homo economicus

(redirected from Economic Men)
Also found in: Financial.

homo economicus

(ˌɛkəˈnɒmɪkəs)
n
a theoretical human being who rationally calculates the costs and benefits of every action before making a decision, used as the basis for a number of economic theories and models
[C21: modelled on homo sapiens, etc. ]
References in periodicals archive ?
One of the roles of democratic liberal education has been preparation of economic men and women in competition for scarce ends that are mediated by the market.
On the contrary, economic man is integrated with the other economic men, by a spontaneous multiplication of interests and not by a transfer of rights" (Lazzarato, 2010, p.
For example, in experimental games, about a quarter of experimental subjects really do behave like economic men (and women), no matter what situation we put them into.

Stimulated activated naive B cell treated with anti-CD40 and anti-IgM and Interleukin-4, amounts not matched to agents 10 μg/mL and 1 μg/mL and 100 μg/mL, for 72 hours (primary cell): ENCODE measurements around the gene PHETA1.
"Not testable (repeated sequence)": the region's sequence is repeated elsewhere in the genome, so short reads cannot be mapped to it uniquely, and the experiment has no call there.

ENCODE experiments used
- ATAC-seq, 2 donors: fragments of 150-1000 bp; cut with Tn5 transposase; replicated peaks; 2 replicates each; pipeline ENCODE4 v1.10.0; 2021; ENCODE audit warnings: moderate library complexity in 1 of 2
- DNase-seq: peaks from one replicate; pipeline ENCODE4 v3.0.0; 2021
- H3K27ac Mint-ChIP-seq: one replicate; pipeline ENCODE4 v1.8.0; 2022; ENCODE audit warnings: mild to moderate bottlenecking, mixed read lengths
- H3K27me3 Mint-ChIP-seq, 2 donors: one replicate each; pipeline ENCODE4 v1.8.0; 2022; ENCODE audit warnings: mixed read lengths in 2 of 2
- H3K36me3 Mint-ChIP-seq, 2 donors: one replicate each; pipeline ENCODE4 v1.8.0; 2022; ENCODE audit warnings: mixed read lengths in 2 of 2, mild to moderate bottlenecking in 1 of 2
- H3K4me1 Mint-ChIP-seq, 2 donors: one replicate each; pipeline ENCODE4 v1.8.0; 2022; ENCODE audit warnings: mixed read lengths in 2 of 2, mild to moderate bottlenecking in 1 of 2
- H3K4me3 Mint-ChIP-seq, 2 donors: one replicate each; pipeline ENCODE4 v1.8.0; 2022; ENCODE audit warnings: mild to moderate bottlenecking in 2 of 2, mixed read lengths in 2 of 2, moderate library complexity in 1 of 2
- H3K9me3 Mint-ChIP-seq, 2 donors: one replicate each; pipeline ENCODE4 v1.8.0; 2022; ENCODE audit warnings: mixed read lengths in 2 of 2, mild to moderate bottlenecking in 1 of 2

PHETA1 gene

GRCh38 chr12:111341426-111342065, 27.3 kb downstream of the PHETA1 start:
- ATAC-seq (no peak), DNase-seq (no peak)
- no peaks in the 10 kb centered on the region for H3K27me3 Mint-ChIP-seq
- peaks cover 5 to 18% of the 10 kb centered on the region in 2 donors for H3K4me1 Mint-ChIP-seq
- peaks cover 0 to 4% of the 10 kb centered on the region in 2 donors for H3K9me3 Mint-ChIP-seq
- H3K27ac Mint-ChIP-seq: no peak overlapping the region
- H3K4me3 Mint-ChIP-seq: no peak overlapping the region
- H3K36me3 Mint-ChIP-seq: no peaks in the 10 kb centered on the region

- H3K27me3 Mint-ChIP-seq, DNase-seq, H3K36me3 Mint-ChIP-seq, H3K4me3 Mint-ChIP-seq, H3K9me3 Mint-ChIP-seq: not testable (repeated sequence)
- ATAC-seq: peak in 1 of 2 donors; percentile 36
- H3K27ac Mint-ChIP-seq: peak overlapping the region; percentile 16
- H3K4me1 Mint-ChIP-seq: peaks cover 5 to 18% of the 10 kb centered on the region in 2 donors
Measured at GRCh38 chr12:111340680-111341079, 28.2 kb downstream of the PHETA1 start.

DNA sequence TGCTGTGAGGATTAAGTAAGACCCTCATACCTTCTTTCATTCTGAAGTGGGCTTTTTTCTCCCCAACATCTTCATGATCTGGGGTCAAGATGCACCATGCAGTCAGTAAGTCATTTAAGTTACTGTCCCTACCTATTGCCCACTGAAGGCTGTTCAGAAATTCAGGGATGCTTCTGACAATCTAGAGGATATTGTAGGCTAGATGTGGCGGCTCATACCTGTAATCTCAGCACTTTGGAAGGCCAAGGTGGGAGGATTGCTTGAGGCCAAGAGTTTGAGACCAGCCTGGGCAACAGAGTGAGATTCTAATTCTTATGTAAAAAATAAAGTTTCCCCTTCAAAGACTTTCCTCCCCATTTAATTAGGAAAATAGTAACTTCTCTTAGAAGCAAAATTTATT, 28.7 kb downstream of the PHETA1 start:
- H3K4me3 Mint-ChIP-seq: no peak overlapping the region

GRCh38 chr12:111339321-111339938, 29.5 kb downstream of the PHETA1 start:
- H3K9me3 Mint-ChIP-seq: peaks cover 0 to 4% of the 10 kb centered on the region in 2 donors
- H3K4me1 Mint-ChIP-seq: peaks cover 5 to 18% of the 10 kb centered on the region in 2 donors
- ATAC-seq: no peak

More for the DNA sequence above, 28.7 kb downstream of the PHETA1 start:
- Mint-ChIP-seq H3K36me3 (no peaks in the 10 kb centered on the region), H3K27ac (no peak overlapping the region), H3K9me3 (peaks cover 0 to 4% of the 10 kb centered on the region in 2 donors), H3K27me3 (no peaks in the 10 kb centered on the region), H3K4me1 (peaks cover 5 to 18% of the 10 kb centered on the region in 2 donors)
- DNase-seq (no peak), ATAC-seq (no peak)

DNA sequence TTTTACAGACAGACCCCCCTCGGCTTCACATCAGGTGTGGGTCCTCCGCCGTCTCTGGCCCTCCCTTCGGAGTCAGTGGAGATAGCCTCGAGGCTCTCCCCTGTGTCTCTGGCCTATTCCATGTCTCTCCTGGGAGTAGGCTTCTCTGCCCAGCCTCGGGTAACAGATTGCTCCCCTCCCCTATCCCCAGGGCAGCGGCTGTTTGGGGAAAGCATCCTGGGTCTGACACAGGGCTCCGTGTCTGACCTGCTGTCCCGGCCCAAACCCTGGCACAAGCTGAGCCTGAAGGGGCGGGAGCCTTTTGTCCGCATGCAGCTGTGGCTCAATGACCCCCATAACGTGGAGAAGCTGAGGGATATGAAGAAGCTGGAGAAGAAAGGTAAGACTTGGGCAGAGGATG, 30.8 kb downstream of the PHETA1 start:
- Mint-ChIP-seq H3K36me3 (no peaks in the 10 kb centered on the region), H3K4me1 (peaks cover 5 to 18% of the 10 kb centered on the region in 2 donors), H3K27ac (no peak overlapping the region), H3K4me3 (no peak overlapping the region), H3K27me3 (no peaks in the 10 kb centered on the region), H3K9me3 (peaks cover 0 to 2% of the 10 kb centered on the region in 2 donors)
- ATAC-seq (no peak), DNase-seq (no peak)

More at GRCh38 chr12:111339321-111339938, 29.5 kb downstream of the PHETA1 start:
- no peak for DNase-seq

Feminists may bristle at applying economics to argue for social support for caretakers on the grounds that the exercise indulges assumptions--such as that all persons operate as "rational" economic men (and women) motivated by pure self-interest--that are fundamentally antithetical to an "ethic-of-care" approach.
They are not exactly economic men, but they are not terrible approximations.
Finally an economist, Edwin Chadwick (1862), struck an effective blow for decent treatment of prisoners by accepting that ship captains were economic men and recommending a change in incentives.
Unfortunately, some empowerment proponents assume that Americans are economic men - entrepreneurs who can be made virtuous solely by promises of material reward.